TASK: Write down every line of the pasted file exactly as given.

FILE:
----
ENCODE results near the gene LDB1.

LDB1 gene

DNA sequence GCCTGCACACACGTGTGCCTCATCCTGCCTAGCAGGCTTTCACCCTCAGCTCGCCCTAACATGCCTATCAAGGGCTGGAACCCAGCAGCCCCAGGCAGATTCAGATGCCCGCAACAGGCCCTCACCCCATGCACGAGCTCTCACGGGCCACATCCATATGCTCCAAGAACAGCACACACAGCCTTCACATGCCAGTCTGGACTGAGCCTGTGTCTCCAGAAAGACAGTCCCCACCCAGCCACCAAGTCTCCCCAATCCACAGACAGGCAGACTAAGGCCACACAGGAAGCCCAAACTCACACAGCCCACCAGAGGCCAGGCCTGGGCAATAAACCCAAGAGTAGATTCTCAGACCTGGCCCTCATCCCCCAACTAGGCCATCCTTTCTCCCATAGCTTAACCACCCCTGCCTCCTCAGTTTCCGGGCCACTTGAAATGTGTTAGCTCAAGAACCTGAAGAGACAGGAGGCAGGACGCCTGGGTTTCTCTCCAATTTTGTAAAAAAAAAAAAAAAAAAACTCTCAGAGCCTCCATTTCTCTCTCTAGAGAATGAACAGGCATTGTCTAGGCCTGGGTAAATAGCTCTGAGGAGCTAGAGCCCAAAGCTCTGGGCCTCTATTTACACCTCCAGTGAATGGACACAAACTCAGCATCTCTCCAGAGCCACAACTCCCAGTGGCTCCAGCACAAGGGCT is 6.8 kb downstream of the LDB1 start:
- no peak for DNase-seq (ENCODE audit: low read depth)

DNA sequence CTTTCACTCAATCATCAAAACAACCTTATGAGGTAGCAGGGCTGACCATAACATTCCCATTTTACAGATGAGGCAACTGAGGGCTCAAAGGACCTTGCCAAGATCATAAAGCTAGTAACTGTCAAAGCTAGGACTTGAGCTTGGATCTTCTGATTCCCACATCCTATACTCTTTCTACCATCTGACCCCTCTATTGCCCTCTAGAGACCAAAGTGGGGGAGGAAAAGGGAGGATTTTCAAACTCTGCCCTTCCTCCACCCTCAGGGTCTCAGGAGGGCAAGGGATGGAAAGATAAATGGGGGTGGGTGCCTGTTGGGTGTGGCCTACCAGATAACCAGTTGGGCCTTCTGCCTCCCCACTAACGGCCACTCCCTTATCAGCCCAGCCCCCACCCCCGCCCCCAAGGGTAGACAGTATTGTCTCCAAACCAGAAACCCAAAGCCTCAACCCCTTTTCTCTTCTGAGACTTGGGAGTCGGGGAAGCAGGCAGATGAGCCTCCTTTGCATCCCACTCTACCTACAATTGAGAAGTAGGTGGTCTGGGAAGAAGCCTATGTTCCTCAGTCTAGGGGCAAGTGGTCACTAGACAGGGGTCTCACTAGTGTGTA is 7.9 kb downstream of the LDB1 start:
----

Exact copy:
ENCODE results near the gene LDB1.

LDB1 gene

DNA sequence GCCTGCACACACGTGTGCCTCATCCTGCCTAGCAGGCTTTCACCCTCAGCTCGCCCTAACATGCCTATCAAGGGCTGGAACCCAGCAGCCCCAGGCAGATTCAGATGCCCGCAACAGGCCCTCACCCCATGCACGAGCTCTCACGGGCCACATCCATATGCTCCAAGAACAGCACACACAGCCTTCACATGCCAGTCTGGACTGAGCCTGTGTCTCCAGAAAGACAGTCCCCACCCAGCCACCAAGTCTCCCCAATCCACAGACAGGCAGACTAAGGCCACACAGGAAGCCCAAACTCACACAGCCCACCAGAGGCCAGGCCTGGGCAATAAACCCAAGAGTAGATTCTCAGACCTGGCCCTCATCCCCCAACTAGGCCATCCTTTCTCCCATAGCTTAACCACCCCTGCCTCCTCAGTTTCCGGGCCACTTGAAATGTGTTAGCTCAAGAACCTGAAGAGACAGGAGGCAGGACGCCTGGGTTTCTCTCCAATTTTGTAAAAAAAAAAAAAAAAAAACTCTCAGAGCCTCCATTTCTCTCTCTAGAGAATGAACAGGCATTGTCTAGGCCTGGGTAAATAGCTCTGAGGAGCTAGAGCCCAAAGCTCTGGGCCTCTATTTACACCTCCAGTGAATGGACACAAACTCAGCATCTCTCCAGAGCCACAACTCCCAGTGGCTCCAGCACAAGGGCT is 6.8 kb downstream of the LDB1 start:
- no peak for DNase-seq (ENCODE audit: low read depth)

DNA sequence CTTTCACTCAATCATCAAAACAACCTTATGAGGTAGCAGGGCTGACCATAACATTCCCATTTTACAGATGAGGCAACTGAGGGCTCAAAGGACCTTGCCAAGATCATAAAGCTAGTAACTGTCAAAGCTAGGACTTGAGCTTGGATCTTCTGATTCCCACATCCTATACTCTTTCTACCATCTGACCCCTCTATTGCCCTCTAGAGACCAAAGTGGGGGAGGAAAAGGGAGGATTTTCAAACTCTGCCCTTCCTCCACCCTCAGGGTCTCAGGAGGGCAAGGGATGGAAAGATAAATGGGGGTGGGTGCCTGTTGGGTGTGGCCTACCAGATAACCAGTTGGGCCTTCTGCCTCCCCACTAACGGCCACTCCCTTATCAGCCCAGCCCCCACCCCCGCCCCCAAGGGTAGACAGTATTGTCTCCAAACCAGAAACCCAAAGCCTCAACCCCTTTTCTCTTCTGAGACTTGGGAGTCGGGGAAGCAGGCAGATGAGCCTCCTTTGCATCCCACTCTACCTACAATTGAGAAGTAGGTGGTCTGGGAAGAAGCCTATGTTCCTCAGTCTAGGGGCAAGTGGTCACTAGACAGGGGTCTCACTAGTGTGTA is 7.9 kb downstream of the LDB1 start: